Perhaps not surprisingly, leadership is also one of the five areas where entrepreneurs excelled. In this study, good leaders were defined as having a compelling vision for the future, i.e., surveyors who highly ranked prompts such as: “In the past, people have taken risks to support my vision, mission or goals,” or “I have been criticized for being too competitive.” Serial entrepreneurs ranked both of these prompts highly. For people with an entrepreneurial mind-set, their strength of vision is usually tied to a product or service that provides solutions to challenges, even when the general public is not aware the challenge exists.

Entrepreneurial-minded people also display personal accountability. We defined personal accountability as demonstrating initiative, self-confidence, resiliency and a willingness to take responsibility for personal actions. Subjects with strong personal accountability highly ranked prompts such as: “I have been recognized for achieving results when others could not,” or “I have been criticized for holding people accountable for their actions.” As evidenced by these prompts, people who are personally accountable look at obstacles as a part of the process and, rather than give up, they are energized by them. From this we can gather, individuals who blame others for their failures display a significant lack of personal accountability and will most likely stall in any entrepreneurial effort.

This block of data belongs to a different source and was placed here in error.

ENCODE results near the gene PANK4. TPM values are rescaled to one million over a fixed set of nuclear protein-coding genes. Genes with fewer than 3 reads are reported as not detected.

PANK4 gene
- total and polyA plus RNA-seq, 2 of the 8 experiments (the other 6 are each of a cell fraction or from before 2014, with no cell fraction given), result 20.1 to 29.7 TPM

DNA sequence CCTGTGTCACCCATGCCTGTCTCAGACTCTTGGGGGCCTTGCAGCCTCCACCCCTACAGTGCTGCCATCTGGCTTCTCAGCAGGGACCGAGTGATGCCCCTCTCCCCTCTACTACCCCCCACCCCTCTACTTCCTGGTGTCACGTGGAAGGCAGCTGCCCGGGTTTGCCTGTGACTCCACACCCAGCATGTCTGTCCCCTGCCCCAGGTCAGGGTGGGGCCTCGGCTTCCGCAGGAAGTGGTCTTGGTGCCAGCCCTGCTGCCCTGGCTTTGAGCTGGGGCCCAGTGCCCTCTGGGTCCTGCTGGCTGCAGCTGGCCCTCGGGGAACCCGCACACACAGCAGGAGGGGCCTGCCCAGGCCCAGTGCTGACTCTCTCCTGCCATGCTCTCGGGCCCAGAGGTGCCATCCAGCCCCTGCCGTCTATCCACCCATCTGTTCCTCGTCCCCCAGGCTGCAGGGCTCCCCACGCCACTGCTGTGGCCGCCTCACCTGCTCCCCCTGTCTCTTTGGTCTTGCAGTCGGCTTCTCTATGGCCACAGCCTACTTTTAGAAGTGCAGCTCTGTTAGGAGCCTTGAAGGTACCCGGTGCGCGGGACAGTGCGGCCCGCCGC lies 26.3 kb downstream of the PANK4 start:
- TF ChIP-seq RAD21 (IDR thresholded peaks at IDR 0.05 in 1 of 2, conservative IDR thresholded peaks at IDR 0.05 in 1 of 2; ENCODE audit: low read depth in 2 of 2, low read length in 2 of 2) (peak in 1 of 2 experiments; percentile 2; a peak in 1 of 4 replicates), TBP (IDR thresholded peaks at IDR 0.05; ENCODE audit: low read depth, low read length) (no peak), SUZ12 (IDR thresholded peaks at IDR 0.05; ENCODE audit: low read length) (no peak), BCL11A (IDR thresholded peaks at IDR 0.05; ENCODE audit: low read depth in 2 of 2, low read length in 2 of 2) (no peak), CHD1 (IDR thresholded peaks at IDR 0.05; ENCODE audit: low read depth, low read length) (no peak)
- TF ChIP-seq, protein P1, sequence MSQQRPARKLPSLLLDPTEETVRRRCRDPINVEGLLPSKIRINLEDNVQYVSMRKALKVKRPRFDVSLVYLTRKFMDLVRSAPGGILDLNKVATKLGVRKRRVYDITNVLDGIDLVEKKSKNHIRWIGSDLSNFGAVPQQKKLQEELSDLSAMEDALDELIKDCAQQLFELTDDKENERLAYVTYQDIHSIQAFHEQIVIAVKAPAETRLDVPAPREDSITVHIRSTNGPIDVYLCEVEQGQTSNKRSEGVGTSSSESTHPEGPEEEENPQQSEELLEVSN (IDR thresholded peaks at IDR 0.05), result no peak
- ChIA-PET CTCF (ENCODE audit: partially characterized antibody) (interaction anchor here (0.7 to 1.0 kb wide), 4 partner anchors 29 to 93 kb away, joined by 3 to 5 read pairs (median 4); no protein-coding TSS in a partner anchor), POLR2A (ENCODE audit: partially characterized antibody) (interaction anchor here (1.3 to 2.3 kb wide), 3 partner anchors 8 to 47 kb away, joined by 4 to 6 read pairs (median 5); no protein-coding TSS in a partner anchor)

Goal orientation is another critical skill for entrepreneurial-minded people. In the study, goal orientation was defined as energetically focusing efforts on meeting a goal, mission, or objective (which closely paired with leadership, as it is described above). More entrepreneurs generally agreed with the statements: “I am known for overcoming significant obstacles to reach goals,” or “I am most productive when working closely with others to achieve goals.” As mentioned above, it’s important that entrepreneurs have a strong sense of what their goal is, because their product or service depends on it. Identifying and advocating for the goal allows them to influence others and gain their support.

The final identifying skill is a mastery of interpersonal skills, the glue that holds the other four skills together. They include effectively communicating, building rapport, and relating well to all people, from all backgrounds and communication styles. In the study, people who excelled here agreed with: “My ability to get along with people has been a key to my greatest accomplishments,” or “I am known for my ability to calm people who are emotionally upset.” Without interpersonal skills, an entrepreneur would be limited to relating only to those who share their exact communication style, thus restricting her ability to convey her vision and goals.

In contrast to ephemeral notions that entrepreneurial success comes as a result of perfect timing meeting brilliant ideas in a cosmic moment of alignment, this research indicates entrepreneurially successful people are successful for a reason — that many of them highly display certain personal skills. And while this research identifies these skills, it should be pointed out these five attributes are not inherent. They can be learned and developed, especially early in life, and further honed throughout an entrepreneur’s career.